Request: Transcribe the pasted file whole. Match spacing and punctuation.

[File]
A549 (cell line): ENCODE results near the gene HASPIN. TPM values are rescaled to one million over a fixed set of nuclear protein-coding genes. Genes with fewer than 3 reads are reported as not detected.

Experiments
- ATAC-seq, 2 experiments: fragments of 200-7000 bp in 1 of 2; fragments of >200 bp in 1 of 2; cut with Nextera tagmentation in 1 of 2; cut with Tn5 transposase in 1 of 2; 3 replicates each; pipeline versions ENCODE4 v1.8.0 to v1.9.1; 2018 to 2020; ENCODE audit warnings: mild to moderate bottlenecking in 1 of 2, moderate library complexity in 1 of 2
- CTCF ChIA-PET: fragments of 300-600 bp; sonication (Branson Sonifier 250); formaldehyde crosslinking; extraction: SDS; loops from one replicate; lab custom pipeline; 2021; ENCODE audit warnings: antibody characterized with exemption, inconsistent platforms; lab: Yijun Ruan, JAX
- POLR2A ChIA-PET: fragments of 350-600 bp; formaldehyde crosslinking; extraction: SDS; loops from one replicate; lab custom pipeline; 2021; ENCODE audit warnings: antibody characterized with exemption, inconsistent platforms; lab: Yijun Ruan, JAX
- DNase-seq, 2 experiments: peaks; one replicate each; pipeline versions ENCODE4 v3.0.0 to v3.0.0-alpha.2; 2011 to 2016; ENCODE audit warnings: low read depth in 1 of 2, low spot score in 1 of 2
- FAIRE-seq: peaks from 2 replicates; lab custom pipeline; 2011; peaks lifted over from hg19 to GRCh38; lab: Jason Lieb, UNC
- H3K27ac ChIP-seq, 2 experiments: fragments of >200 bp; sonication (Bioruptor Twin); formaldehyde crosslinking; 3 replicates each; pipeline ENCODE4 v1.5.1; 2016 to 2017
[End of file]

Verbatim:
A549 (cell line): ENCODE results near the gene HASPIN. TPM values are rescaled to one million over a fixed set of nuclear protein-coding genes. Genes with fewer than 3 reads are reported as not detected.

Experiments
- ATAC-seq, 2 experiments: fragments of 200-7000 bp in 1 of 2; fragments of >200 bp in 1 of 2; cut with Nextera tagmentation in 1 of 2; cut with Tn5 transposase in 1 of 2; 3 replicates each; pipeline versions ENCODE4 v1.8.0 to v1.9.1; 2018 to 2020; ENCODE audit warnings: mild to moderate bottlenecking in 1 of 2, moderate library complexity in 1 of 2
- CTCF ChIA-PET: fragments of 300-600 bp; sonication (Branson Sonifier 250); formaldehyde crosslinking; extraction: SDS; loops from one replicate; lab custom pipeline; 2021; ENCODE audit warnings: antibody characterized with exemption, inconsistent platforms; lab: Yijun Ruan, JAX
- POLR2A ChIA-PET: fragments of 350-600 bp; formaldehyde crosslinking; extraction: SDS; loops from one replicate; lab custom pipeline; 2021; ENCODE audit warnings: antibody characterized with exemption, inconsistent platforms; lab: Yijun Ruan, JAX
- DNase-seq, 2 experiments: peaks; one replicate each; pipeline versions ENCODE4 v3.0.0 to v3.0.0-alpha.2; 2011 to 2016; ENCODE audit warnings: low read depth in 1 of 2, low spot score in 1 of 2
- FAIRE-seq: peaks from 2 replicates; lab custom pipeline; 2011; peaks lifted over from hg19 to GRCh38; lab: Jason Lieb, UNC
- H3K27ac ChIP-seq, 2 experiments: fragments of >200 bp; sonication (Bioruptor Twin); formaldehyde crosslinking; 3 replicates each; pipeline ENCODE4 v1.5.1; 2016 to 2017